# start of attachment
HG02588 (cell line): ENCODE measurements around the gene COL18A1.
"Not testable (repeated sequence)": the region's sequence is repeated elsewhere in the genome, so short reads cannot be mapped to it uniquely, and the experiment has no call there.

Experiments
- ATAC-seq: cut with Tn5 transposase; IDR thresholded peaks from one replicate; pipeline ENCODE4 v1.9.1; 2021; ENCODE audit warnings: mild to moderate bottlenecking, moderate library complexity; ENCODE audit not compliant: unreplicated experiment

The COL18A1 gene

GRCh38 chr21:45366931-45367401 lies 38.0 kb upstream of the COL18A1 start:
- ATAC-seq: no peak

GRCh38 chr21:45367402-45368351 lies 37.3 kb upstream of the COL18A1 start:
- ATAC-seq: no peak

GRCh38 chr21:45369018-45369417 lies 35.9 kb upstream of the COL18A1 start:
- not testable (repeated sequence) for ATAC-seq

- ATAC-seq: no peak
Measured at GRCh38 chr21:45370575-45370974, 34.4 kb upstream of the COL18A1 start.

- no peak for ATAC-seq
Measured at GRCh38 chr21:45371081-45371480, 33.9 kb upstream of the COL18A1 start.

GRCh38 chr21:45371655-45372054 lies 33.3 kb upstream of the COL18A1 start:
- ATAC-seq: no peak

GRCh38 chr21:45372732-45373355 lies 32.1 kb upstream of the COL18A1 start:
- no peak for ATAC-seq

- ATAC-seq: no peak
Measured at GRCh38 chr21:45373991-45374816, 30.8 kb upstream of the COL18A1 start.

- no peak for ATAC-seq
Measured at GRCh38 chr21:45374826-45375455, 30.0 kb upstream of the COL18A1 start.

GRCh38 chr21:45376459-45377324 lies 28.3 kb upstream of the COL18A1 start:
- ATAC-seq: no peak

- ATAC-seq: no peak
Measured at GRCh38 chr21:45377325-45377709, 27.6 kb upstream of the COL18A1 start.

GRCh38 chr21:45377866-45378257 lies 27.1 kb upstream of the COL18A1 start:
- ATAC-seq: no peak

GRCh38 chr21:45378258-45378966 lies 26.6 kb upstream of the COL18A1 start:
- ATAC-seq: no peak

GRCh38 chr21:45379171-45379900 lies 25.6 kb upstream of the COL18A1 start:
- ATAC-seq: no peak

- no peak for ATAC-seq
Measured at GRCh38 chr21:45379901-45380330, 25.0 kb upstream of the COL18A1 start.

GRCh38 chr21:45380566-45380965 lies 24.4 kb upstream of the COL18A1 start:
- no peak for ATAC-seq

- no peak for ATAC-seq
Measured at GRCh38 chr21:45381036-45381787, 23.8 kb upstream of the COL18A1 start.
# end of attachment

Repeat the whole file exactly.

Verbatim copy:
HG02588 (cell line): ENCODE measurements around the gene COL18A1.
"Not testable (repeated sequence)": the region's sequence is repeated elsewhere in the genome, so short reads cannot be mapped to it uniquely, and the experiment has no call there.

Experiments
- ATAC-seq: cut with Tn5 transposase; IDR thresholded peaks from one replicate; pipeline ENCODE4 v1.9.1; 2021; ENCODE audit warnings: mild to moderate bottlenecking, moderate library complexity; ENCODE audit not compliant: unreplicated experiment

The COL18A1 gene

GRCh38 chr21:45366931-45367401 lies 38.0 kb upstream of the COL18A1 start:
- ATAC-seq: no peak

GRCh38 chr21:45367402-45368351 lies 37.3 kb upstream of the COL18A1 start:
- ATAC-seq: no peak

GRCh38 chr21:45369018-45369417 lies 35.9 kb upstream of the COL18A1 start:
- not testable (repeated sequence) for ATAC-seq

- ATAC-seq: no peak
Measured at GRCh38 chr21:45370575-45370974, 34.4 kb upstream of the COL18A1 start.

- no peak for ATAC-seq
Measured at GRCh38 chr21:45371081-45371480, 33.9 kb upstream of the COL18A1 start.

GRCh38 chr21:45371655-45372054 lies 33.3 kb upstream of the COL18A1 start:
- ATAC-seq: no peak

GRCh38 chr21:45372732-45373355 lies 32.1 kb upstream of the COL18A1 start:
- no peak for ATAC-seq

- ATAC-seq: no peak
Measured at GRCh38 chr21:45373991-45374816, 30.8 kb upstream of the COL18A1 start.

- no peak for ATAC-seq
Measured at GRCh38 chr21:45374826-45375455, 30.0 kb upstream of the COL18A1 start.

GRCh38 chr21:45376459-45377324 lies 28.3 kb upstream of the COL18A1 start:
- ATAC-seq: no peak

- ATAC-seq: no peak
Measured at GRCh38 chr21:45377325-45377709, 27.6 kb upstream of the COL18A1 start.

GRCh38 chr21:45377866-45378257 lies 27.1 kb upstream of the COL18A1 start:
- ATAC-seq: no peak

GRCh38 chr21:45378258-45378966 lies 26.6 kb upstream of the COL18A1 start:
- ATAC-seq: no peak

GRCh38 chr21:45379171-45379900 lies 25.6 kb upstream of the COL18A1 start:
- ATAC-seq: no peak

- no peak for ATAC-seq
Measured at GRCh38 chr21:45379901-45380330, 25.0 kb upstream of the COL18A1 start.

GRCh38 chr21:45380566-45380965 lies 24.4 kb upstream of the COL18A1 start:
- no peak for ATAC-seq

- no peak for ATAC-seq
Measured at GRCh38 chr21:45381036-45381787, 23.8 kb upstream of the COL18A1 start.